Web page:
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Salem heath board told state determined on tough accreditation

April 20, 2013
By MARY ANN GREIER , Salem News

SALEM - City Health Commissioner Richard Setty updated health board members on the status of legislation regarding local health departments, noting some changes have been made, but the requirement for mandatory accreditation remains.

"The bottom line is, they want to see fewer local health departments in Ohio," he said.

The Association of Ohio Health Commissioners is trying to get the requirement removed or at least voluntary. The requirement came out of recommendations made by the Public Health Futures Committee, which looked at shared services, consolidations and ways to increase efficiency in local health departments statewide.

Setty said previously the Ohio Department of Health was attempting to implement some of the major components of the health futures report through the state budget. The budget would authorize ODH to require general or city health departments to be accredited beginning in 2018 as a condition to receive funding from ODH, whether it's through grants or the state subsidy. There would also be a cost associated with accreditation required every five years.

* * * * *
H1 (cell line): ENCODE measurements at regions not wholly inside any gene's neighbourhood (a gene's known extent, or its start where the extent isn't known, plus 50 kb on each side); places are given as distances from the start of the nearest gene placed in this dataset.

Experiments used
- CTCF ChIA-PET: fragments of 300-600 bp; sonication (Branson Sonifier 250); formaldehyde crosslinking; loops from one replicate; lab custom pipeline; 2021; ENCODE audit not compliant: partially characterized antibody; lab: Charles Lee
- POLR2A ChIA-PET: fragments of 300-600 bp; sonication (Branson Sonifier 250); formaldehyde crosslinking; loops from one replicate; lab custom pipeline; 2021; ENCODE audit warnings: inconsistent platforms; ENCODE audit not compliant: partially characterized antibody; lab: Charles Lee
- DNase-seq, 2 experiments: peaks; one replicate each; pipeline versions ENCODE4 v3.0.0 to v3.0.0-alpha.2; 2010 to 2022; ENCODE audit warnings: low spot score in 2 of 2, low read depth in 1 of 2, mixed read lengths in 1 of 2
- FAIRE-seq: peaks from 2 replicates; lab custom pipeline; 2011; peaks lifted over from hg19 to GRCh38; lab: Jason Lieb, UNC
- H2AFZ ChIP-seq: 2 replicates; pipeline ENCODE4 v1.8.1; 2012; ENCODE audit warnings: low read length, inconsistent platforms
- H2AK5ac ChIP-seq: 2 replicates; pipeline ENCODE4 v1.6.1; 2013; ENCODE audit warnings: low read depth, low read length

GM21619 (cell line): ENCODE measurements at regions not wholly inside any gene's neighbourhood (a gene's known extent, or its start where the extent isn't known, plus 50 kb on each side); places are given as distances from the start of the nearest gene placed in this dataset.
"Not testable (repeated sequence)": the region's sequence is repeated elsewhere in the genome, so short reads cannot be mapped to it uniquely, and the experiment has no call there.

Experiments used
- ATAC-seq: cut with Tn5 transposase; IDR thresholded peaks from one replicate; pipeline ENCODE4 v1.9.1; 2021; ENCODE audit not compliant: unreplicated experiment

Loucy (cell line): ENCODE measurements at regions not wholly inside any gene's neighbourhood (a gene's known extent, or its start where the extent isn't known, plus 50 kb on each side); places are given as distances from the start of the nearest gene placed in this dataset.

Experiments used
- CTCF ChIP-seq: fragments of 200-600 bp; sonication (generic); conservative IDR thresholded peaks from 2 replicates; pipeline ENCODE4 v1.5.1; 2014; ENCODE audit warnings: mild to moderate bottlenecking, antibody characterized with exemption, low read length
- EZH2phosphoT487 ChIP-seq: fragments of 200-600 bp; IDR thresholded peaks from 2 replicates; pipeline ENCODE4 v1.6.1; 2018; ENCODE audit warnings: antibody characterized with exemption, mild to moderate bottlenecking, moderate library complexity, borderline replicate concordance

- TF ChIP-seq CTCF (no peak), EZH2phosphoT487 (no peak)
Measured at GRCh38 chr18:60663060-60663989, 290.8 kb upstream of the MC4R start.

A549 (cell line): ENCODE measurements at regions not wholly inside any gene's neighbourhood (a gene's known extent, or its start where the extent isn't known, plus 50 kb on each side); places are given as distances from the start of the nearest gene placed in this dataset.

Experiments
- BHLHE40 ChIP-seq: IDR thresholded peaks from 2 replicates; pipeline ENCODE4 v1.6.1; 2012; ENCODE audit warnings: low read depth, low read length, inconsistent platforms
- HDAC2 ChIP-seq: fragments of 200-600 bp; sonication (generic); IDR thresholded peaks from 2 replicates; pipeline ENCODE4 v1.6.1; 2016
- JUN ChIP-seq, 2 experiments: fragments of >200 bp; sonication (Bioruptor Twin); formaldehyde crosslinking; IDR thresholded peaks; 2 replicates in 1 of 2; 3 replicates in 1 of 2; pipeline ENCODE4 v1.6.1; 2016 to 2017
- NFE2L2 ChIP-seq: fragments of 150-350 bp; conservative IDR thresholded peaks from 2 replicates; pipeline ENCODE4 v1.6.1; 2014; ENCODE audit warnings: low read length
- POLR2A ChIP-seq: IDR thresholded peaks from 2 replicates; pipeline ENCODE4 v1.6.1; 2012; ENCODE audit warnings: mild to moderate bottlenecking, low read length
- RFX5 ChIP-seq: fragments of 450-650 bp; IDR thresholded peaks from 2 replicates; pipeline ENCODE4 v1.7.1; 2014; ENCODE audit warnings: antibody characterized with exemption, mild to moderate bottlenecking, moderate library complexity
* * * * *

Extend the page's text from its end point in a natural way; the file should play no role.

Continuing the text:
According to Setty, the state is pushing for the requirement as a means to make it so tough on some of the smaller departments that they'll have no choice but to consolidate with other departments.

Mayor John Berlin said local control of health care is essential, but if things change legislatively, they'll just have to deal with it.

The board met behind closed doors for part of the meeting for personnel. When they returned to open session, they agreed to name Patricia Howard of Washingtonville as the vital statistics clerk, a part-time position recently created to help with coverage of vital statistics work and other duties in the office.

Setty said they received 33 applications, including one from the retired vital statistics registrar, with four people selected for interviews. One declined because it wouldn't be enough hours, with three candidates interviewed for the job.

The position will pay $9 per hour during a training period of 20 hours and after certification, the pay will rise to $10 per hour for 10 hours per week. Setty said Howard had a bachelor's degree in business administration and experience in bookkeeping and accounting. He said she was looking to stay active and was willing to become a notary public. She'll have to complete some online testing to become certified to handle vital statistics.

The next health board meeting is set for 10 a.m. May 23.

Mary Ann Greier can be reached at mgreier@salemnews.net

 
 

 

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